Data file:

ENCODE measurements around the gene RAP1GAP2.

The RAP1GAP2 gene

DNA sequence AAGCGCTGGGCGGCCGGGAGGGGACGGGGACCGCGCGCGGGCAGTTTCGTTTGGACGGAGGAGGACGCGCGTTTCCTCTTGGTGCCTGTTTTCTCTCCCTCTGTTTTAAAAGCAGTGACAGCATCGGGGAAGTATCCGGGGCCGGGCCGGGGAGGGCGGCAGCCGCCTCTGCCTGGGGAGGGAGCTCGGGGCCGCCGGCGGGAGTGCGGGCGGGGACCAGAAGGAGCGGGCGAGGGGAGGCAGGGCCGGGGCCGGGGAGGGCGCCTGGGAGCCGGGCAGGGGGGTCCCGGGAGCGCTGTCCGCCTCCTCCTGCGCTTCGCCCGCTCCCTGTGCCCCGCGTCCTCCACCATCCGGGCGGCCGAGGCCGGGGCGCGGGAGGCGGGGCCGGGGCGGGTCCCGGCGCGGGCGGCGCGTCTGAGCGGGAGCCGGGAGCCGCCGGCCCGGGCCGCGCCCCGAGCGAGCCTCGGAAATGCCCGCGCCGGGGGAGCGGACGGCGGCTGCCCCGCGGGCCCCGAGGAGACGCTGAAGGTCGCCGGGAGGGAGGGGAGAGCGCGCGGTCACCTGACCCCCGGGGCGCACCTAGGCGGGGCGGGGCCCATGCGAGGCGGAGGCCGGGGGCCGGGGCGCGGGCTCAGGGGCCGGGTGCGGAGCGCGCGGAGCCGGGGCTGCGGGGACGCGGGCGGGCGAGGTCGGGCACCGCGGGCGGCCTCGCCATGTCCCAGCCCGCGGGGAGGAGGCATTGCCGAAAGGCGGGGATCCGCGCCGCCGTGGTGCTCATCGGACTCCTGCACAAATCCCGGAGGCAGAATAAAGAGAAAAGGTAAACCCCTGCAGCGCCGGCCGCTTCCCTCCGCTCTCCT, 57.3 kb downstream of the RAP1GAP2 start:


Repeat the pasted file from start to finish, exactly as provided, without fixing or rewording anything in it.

ENCODE measurements around the gene RAP1GAP2.

The RAP1GAP2 gene

DNA sequence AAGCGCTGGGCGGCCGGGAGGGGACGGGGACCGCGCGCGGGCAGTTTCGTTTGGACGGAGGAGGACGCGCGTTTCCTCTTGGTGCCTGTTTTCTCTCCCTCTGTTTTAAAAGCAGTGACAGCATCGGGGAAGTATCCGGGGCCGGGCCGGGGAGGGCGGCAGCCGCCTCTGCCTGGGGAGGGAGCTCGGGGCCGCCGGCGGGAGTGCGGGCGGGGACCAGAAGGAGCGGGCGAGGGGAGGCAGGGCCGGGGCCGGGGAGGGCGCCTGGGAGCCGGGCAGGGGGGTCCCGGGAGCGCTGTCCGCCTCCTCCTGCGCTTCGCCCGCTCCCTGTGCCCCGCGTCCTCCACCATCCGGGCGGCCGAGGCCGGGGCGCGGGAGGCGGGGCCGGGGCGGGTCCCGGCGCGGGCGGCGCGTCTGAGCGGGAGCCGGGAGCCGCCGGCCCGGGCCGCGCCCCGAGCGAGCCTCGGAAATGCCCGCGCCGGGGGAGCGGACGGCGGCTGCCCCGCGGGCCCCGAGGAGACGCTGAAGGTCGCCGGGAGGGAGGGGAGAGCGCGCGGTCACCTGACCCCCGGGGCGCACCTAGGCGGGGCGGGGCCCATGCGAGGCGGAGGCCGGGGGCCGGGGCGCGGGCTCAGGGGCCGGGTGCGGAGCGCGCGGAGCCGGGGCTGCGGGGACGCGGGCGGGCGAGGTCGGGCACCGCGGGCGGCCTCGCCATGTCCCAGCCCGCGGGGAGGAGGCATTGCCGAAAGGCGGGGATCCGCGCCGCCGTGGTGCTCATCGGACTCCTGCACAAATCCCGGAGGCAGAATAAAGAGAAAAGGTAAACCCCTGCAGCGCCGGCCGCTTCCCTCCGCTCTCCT, 57.3 kb downstream of the RAP1GAP2 start: